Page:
The guitarist and singer for the punk band Die Ärtze celebrated a special birthday on October 27th. Farin Urlaub has developed over the decades into a musician of strong character who is known to be uncompromising.
The young-at-heart guitarist of Germany's commercially successful punks, Die Ärtze (The Doctors), is known professionally as Farin Urlaub. But off stage, he's Jan Vetter and just celebrated his 50th birthday.
Vetter's pseudonym, which he adopted at the beginning of his career, is a bit of a play on words in German. It's based on the phrase "Fahr in Urlaub" (Go on vacation), and then shortened to "Farin Urlaub." Traveling is one of the musician's favorite things to do. Having now visited 100 different countries, he views it as a kind of sport, and says he's a big believer in seeing the world with one's own two eyes.
Being able to travel so much is a luxury, he admits, while also being aware that his "CO2 footprint will send [him] to hell." But he says that people can write "Curiosity sent me around the world" on his gravestone. It's his travels and his love of photography that also motivated him to create two high-end travel books, both a mix between documentary and private photo albums.
But Farin Urlaub the musician got his first taste of punk music as a 16-year-old, when he went to London on a school trip. It changed his life. Ever since then, he's wanted to play punk, and he's kept his hair dyed blond.
All a marketing gimmick?
Farin Urlaub maintains to this day that his songs are autobiographical. But it's hard to find proof of that. And, it's often been said that his band Die Ärtze are above all clever marketers. Some accuse them of deliberately writing songs that will land the index maintained by the Federal Department for Media Harmful to Young People. The index lists media that young people should not be exposed to due to foul or racist language, or explicit content. Of course, getting indexed is the best endorsement of all for at least some young fans.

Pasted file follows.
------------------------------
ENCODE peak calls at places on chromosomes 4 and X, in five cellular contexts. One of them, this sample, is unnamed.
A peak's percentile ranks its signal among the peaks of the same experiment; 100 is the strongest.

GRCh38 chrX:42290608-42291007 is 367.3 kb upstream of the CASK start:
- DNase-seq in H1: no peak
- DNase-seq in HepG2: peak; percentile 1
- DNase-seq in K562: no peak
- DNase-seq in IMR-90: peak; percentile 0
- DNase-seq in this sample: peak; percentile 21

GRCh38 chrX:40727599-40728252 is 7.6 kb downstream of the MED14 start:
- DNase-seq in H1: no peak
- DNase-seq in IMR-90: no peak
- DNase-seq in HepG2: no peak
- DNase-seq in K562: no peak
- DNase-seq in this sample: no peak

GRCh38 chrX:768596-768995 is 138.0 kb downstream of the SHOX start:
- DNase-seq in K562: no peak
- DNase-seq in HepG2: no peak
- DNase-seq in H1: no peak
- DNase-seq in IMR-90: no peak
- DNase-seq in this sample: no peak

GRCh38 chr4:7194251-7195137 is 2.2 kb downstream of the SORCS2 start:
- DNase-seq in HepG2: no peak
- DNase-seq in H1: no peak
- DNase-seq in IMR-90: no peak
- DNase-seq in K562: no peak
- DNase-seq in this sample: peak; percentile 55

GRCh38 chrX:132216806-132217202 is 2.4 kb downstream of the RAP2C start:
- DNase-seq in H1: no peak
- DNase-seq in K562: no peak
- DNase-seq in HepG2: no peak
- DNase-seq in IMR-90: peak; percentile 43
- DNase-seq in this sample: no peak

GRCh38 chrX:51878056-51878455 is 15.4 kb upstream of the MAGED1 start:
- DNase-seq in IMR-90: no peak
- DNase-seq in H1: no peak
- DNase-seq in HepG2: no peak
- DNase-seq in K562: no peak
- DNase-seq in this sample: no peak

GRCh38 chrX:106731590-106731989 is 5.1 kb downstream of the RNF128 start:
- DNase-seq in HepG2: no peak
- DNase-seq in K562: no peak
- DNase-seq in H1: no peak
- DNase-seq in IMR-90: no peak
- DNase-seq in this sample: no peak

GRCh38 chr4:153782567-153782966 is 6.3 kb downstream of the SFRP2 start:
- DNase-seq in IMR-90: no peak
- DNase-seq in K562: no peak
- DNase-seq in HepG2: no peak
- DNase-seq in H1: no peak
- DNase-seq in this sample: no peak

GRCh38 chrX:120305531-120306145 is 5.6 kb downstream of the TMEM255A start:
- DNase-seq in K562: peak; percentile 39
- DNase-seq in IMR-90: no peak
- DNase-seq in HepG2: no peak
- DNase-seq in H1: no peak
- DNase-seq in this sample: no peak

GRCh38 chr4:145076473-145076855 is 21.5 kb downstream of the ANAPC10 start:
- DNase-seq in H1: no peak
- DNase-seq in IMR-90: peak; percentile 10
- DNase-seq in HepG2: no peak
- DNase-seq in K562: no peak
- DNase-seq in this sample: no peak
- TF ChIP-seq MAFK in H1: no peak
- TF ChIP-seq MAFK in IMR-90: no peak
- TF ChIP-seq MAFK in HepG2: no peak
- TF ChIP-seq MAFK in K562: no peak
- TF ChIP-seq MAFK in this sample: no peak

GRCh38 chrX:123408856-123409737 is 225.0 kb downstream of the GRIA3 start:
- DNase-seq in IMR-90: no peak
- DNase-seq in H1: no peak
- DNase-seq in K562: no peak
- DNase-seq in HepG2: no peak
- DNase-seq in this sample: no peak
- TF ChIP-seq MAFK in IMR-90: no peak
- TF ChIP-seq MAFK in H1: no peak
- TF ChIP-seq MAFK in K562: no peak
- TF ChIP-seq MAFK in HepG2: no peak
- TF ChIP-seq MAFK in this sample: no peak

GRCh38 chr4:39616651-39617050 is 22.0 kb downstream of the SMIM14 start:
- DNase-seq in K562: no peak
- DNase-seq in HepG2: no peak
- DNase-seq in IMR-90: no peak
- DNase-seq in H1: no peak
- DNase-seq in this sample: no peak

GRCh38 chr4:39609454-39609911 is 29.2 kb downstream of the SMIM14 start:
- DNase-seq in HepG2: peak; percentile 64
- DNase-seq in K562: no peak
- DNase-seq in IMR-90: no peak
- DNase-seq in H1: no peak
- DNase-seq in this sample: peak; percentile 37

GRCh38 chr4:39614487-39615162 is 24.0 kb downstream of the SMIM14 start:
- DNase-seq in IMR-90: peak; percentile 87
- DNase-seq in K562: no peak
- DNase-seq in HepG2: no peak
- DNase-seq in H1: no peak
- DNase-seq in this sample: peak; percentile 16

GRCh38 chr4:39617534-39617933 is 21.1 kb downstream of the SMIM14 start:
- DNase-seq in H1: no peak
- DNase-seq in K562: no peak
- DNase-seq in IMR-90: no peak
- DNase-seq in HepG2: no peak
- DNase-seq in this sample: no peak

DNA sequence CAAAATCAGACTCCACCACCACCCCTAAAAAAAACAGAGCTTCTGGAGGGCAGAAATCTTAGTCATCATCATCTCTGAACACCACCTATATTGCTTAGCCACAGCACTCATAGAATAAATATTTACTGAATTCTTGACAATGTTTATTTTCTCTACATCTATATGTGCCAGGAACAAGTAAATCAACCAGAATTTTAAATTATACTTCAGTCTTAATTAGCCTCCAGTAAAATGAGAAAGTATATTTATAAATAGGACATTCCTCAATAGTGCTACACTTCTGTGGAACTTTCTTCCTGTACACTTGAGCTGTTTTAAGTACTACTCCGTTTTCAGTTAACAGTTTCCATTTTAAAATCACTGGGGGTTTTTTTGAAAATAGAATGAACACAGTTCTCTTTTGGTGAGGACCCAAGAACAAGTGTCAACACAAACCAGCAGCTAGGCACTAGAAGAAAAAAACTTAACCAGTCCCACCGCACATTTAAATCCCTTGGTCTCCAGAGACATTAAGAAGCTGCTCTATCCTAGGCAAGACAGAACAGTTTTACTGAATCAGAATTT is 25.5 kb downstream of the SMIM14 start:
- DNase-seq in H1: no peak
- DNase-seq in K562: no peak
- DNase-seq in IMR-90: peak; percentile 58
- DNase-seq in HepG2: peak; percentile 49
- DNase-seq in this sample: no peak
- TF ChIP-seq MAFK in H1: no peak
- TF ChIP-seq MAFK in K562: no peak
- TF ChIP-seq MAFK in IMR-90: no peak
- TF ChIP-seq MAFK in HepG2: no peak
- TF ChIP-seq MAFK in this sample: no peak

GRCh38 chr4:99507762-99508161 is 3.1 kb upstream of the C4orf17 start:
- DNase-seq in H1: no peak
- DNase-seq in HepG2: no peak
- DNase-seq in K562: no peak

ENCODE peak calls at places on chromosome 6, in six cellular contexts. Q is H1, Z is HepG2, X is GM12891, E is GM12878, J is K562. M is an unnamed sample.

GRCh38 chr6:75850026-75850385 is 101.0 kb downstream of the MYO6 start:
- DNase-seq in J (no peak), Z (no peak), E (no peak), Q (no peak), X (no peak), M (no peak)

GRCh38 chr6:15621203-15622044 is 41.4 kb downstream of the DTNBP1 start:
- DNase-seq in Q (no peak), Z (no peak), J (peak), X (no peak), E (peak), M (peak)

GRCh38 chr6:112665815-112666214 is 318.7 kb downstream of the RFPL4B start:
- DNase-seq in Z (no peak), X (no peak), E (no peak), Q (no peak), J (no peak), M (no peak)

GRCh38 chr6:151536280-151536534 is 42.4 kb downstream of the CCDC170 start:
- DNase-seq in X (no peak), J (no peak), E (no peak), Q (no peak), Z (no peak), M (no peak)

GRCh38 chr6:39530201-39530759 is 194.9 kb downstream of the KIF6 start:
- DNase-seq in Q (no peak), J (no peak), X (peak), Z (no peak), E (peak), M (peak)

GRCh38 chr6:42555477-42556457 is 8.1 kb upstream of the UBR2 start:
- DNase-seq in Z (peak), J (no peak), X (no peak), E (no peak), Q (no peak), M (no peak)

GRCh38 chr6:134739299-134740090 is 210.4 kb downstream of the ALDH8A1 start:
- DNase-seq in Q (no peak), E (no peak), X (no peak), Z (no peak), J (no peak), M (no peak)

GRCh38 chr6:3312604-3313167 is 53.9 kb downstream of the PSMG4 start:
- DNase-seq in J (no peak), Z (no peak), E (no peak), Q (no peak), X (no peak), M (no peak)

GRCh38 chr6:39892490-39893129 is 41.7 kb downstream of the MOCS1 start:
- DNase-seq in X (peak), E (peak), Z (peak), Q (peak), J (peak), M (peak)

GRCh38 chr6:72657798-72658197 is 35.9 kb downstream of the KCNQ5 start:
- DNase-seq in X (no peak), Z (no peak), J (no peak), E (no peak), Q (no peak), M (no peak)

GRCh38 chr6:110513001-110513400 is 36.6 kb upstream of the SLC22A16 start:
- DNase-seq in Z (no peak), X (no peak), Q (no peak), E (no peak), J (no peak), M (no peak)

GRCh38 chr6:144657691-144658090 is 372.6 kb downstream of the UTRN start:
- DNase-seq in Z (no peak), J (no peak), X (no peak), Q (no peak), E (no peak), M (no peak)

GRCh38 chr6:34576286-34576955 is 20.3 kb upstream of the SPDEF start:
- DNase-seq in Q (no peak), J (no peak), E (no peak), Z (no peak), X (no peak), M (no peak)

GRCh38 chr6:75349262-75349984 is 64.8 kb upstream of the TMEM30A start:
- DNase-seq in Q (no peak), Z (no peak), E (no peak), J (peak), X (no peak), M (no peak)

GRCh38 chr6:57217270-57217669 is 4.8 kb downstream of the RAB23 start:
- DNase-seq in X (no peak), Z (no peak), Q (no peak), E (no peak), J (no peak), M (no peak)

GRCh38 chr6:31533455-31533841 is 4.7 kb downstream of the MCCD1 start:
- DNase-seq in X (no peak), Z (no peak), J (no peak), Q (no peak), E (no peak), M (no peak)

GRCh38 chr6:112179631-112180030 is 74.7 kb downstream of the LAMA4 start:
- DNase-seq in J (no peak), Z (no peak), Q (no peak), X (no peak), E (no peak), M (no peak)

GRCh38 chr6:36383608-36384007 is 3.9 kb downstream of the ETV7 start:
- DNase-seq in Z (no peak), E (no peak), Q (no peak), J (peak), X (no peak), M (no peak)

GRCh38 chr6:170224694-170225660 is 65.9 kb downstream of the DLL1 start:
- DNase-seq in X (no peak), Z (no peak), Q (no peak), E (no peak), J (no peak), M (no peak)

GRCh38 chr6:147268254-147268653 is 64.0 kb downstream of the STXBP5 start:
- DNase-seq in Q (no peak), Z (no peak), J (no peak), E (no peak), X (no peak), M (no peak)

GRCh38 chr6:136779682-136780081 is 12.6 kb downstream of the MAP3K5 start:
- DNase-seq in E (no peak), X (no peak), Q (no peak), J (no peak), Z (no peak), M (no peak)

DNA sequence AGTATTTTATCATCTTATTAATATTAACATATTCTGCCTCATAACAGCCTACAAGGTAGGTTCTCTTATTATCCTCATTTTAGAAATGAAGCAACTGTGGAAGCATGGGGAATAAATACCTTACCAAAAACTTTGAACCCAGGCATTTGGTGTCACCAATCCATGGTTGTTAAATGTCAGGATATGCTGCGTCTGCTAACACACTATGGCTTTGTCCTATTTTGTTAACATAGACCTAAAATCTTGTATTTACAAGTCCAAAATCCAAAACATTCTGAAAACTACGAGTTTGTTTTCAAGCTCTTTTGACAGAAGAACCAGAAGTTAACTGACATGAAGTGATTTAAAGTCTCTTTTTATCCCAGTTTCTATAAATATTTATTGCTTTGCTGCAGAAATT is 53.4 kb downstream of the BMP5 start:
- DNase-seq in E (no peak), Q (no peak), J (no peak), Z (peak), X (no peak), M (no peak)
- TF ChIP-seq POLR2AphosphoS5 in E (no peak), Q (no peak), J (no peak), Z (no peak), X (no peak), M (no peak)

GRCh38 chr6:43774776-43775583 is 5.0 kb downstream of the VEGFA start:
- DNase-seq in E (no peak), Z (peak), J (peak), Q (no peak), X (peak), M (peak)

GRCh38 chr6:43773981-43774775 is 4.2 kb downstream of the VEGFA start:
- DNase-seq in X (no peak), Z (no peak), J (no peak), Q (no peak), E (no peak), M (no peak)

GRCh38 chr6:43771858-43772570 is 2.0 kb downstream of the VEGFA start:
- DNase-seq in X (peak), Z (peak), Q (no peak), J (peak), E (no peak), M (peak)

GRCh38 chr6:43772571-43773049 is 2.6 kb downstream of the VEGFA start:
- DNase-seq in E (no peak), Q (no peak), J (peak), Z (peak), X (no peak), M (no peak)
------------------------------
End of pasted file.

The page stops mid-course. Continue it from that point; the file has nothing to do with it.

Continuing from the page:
But many years after their original release, some of Die Ärtze's songs were reviewed again and are now allowed to be sold in stores and played on the radio.
Die Ärtze split up for a while in 1988 - due to interpersonal problems and a creative block, they say. Five years later, they joined up again, in a slightly different constellation. And with a new direction for the trio. While they had been apolitical with their song lyrics in the past, as of 1993, they began pursuing an agenda with their music.
That included speaking out against racism and neo-Nazis in their hit song "Schrei nach Liebe" (Crying Out for Love) - the first single they released after their reunion, against the expectations and warnings of their record label at the time. It's been one of their most successful songs ever.
Everything under control
Jan Vetter has always tried to keep his private life completely separate from his professional life as Farin Urlaub. He may be a star, he admits, but also asks on his homepage: "Is that really anything special?"
He and the other members of Die Ärtze also watch very closely who plays their songs when and where, and when they don't like it, they take action - even if it's painful. They also have a long-standing refusal to give interviews to the youth magazine "Bravo," whose former editor-in-chief started a slander campaign against Urlaub in 1998.
Farin Urlaub has also become more socially conscious with age, and is politically active in his spare time. He is a member of Greenpeace and supports various charity organizations, but he refrains from sending out press releases about those activities. Fans take that as a sign of him being more authentic and contemplative - as a multi-talented, curious person who can speak five languages. And one who reflects on his success as a musician - either with "Die Ärtze" or in his solo project "Farin Urlaub Racing Team."